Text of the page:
Philadelphia School District students will arrive for the first day of classes Tuesday morning.

Educators are cautiously optimistic about the new year, but worries remain as classrooms citywide continue to feel the effects of budget constraints in recent years.

Pennsylvania Gov. Tom Wolf has forwarded a budget plan that would drastically increase school resources statewide, but he and the Republicans who control the legislature have yet to finalize a deal.

"I'm extremely anxious about the fact we still don't have a state budget," said Marge Neff, chair of the Philadelphia School Reform Commission. "And we're going to start yet another year without adequate resources in schools."

Teachers echoed that sentiment.

"The thing that maybe is most scary is people are getting used to this — this deep, deep austerity, this deeply cruel system," said Feltonville School of Arts and Sciences teacher Amy Roat. "I guess, for your sanity, you have to keep going, but it's still an unacceptable situation."

Charlie McGeehan teaches in North Philly at the U School, which strives to develop individualized curriculum for each student.

"How do we create a school that's designed for students when we have so many students and so few staff members to do the work that we need to do?" McGeehan asked.

In order to start the year without a state budget in place, the Philadelphia School District had to borrow $275 million dollars to meet payroll. The loan will demand an additional interest payment of about $1 million.

The district will also delay payments to its larger vendors. These actions will only get Philly public schools through the first two months of classes.

The district still needs an additional $18 million in order maintain last year's "inadequate" status quo. Officials assume, though, that the state will ultimately provide at least that much, so no further cuts are planned.

As state budget negotiations continue, Philly teachers are also anxious about another big decision that will happen in Harrisburg.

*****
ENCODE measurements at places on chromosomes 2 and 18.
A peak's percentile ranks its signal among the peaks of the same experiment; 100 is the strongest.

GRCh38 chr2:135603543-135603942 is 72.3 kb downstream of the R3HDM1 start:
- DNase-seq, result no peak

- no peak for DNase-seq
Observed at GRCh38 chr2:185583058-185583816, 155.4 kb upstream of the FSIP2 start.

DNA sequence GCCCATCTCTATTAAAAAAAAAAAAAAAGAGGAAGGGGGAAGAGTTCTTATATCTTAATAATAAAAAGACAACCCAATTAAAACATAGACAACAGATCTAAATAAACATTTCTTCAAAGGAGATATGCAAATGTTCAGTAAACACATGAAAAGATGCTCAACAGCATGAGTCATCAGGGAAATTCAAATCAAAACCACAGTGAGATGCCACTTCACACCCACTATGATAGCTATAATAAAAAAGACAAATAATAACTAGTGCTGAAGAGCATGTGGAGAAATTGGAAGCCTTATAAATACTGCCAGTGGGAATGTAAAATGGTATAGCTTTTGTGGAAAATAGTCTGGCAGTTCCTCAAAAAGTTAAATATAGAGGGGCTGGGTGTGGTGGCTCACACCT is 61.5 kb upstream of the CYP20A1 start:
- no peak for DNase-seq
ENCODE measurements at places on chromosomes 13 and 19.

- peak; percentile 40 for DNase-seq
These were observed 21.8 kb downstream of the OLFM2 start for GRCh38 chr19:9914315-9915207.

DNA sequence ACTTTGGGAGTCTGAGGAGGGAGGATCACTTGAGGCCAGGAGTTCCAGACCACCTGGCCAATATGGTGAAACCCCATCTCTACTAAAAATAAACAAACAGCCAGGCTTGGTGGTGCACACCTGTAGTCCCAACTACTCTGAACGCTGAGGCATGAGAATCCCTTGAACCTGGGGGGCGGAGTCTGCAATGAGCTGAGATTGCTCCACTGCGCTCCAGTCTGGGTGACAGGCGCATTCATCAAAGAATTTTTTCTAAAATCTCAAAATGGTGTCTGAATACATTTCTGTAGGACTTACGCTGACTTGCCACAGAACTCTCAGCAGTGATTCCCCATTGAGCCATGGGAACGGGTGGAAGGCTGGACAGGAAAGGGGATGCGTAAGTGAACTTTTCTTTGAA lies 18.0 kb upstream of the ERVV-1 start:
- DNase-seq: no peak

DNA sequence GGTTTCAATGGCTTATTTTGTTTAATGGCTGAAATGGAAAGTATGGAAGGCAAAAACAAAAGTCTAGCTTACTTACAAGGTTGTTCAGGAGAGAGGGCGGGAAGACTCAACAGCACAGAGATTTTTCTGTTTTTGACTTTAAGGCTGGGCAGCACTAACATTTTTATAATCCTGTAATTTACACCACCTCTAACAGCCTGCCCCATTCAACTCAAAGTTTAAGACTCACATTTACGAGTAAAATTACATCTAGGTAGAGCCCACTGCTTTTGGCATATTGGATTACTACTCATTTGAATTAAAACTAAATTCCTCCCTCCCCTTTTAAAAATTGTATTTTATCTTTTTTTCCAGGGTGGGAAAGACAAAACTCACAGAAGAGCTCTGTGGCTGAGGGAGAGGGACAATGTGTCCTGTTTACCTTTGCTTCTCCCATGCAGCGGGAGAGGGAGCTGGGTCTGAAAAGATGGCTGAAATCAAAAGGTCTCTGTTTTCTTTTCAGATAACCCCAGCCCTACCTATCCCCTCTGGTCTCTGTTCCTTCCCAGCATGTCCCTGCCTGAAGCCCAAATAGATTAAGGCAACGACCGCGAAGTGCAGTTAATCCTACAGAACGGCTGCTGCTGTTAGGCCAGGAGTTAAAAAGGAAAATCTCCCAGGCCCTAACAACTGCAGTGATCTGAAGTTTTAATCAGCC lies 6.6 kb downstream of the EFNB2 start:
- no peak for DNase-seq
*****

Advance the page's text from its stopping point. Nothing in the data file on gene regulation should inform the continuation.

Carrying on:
The Pennsylvania Supreme Court will decide if the SRC has the power to unilaterally void the teachers contract. It attempted to do so in October 2014 to save money by imposing health care concessions on teachers, but the lower courts have sided with teachers.  Teachers have been working under terms of a contract that expired the summer of 2013.  In 2014, the SRC was trying to cut its health insurance costs by changing those terms even while both sides could not agree on a new deal.

"Waiting for the Supreme Court to make a decision has everyone on pins and needles," said South Philadelphia High School english teacher Barbara Keating. "If the Supreme Court doesn't weigh in our favor, it can be open season on teachers in the district."

Members of the Philadelphia Federation of Teachers (PFT) are entering their third school year without a contract.

"We'd like to see PFT members, teachers be able to get a contract that pays them more, but we really have to be aware of our fiscal realities, and live within our budget," said SRC Chair Neff, a former PFT member.

Whatever happens, Keating says she won't allow her frustrations to affect her kids.

"This is not a student issue. This is a grown up issue," said Keating. "And it's beholden upon us to not let that carry over into our classroom."